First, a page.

As much as Ethiopia is commended for the number of universities built and students graduated over the past several years, one cannot say the same about employment opportunities available to these young jobseekers. As the world, and hence Ethiopia, goes more digital with each passing year, online labor markets are presenting themselves as an alternate means of employment. With more and more Ethiopians tapping into jobs over the internet, digital labor markets could ease unemployment and forex burdens, writes EBR’s Addisu Deresse.


Shimeles Gebremedhin CEO, eTech

As Ethiopia prepares for increased digitalization, a slow increase in investment in innovation and technology is evident. Being the first digital company to ever go public in Ethiopia, eTech is working where public awareness towards the use of technology is still inching forward. Yet, the startup has managed to involve more than 525 shareholders to raise ETB200 million in paid-up and pledged capital. EBR’s Addisu Deresse talks to Shimeles Gebremedhin, CEO of eTech, about the challenges and prospects facing his company and the sector in general.


In recent years, Ethiopia has seen more and more of its citizens campaigning and securing leading positions in global institutions. From United Nations agencies to tech giants in the United States’ Silicon Valley, more Ethiopians are tiptoeing up the helm of big multinational corporations and organizations. As much as the trend shows both individual and national success, recent developments paint a contradicting picture of Ethiopians as global leaders, writes EBR’s Addisu Deresse.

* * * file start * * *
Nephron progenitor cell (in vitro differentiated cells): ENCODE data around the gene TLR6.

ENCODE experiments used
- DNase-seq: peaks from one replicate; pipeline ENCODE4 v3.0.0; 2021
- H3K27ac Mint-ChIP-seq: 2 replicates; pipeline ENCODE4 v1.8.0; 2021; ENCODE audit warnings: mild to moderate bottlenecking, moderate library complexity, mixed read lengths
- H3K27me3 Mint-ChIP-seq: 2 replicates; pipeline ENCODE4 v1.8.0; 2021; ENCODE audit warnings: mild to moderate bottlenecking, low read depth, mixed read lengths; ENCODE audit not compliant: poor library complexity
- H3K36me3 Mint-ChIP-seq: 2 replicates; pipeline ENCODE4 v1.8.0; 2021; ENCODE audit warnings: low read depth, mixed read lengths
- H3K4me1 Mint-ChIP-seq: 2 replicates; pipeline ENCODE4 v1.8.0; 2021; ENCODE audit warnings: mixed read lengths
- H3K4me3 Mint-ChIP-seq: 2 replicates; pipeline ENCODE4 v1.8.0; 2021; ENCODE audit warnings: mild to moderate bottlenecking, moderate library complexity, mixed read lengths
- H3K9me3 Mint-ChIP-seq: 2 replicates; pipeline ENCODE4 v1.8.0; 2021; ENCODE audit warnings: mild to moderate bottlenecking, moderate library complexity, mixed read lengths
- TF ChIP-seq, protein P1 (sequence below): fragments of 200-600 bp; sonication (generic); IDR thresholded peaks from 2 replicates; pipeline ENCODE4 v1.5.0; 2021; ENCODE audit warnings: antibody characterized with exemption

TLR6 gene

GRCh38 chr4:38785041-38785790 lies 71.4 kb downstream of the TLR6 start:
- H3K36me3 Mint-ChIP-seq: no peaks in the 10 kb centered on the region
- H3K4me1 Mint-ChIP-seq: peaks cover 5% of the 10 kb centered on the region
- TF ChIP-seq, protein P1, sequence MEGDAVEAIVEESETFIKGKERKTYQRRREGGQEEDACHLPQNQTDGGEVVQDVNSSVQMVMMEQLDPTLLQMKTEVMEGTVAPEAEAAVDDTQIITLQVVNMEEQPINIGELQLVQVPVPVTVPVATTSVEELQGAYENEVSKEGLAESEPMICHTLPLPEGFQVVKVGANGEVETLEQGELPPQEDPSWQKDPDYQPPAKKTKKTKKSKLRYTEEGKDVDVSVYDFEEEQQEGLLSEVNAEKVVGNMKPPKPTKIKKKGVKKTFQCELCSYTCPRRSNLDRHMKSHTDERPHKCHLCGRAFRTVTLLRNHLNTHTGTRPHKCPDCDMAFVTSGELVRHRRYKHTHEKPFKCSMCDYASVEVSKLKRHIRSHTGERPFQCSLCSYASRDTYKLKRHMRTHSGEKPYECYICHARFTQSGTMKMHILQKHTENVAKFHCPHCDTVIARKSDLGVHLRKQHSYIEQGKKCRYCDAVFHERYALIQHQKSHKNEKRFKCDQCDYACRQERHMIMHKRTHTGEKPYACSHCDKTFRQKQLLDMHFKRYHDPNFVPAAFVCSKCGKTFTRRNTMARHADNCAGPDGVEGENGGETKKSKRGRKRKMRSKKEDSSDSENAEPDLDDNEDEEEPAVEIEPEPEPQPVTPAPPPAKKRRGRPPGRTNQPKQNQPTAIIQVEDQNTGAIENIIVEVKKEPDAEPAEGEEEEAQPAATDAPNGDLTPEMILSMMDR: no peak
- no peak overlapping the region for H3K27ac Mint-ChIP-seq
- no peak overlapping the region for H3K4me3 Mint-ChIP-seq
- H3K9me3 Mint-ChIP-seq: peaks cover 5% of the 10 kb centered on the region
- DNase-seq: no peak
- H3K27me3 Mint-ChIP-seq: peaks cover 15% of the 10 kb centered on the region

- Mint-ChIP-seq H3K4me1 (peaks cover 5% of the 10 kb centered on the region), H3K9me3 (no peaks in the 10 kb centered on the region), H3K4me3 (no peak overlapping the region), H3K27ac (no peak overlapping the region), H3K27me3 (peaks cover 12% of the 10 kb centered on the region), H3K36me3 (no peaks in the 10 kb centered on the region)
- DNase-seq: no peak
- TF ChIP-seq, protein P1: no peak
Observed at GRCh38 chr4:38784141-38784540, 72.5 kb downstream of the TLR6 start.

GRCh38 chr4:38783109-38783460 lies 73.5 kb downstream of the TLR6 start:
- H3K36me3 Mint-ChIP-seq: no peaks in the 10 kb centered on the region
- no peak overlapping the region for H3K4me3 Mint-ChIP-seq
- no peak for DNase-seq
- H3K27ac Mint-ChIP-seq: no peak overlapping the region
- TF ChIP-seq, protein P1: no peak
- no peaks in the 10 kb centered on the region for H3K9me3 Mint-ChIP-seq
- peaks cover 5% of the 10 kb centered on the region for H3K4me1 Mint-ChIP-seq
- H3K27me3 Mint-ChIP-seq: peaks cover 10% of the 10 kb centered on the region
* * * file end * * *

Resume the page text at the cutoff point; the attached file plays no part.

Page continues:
Prime Minister Abiy Ahmed (PhD) invited opposition party leaders when he formed his new cabinet last October. Perhaps looking to freshen up the workings of the Ministry of Education, where many would agree infrastructure is relatively present but implementation and focus on quality have been highly lacking, Abiy installed Berhanu Nega (Prof.), a venerated educator and opposition figure. Such opposition leaders must see the appointment beyond its political implications and realize that the country faces real challenges that require their technocratic attention, writes EBR’s Addisu Deresse.


Abdiaziz Hassan,
CEO, Rays Microfinance

Having grown up in eastern Ethiopia’s Somali Region, a group of six men observed potential in the community that raised them. They saw a zeal for trade and an awareness that embraces technological change and other dynamics. In 2014, they would set out to establish Rays Microfinance to tap that potential and turn it into profits. Having been licensed by the National Bank of Ethiopia, Rays was sabotaged by the region’s previous administration and did not make it into the financial sector. With the coming of the new administration, the company launched its services in 2020 and the founders are marching towards their ambitious goal of realizing a totally cashless society in Somali Region and beyond. EBR’s Addisu Deresse sat down with Abdiaziz Hassan, Chief Executive Officer of Rays, to talk about the journey, challenges, and prospects of the institution and the financial sector in general.


The 125 years old Addis Abeba seems to be at a threshold of a major socio-economic shift. As the middle class urbanite poised to reach a significant mass, the city has become a sea of changes, transforming at a breakneck speed. The infrastructure setting and the material needs of this growing cosmopolitan society is growing by the day. Numerous massive infrastructure projects are under way and different buildings are popping up here and there. But, the number of upcoming buildings may not be good enough to tell the whole story any more. Beyond this surprising structural development in the City, life has not just been what used to be for the city dwellers. From automating the daily life to a high demand of a world class comfort, life of the Addis Abebans seems to be changing for the better.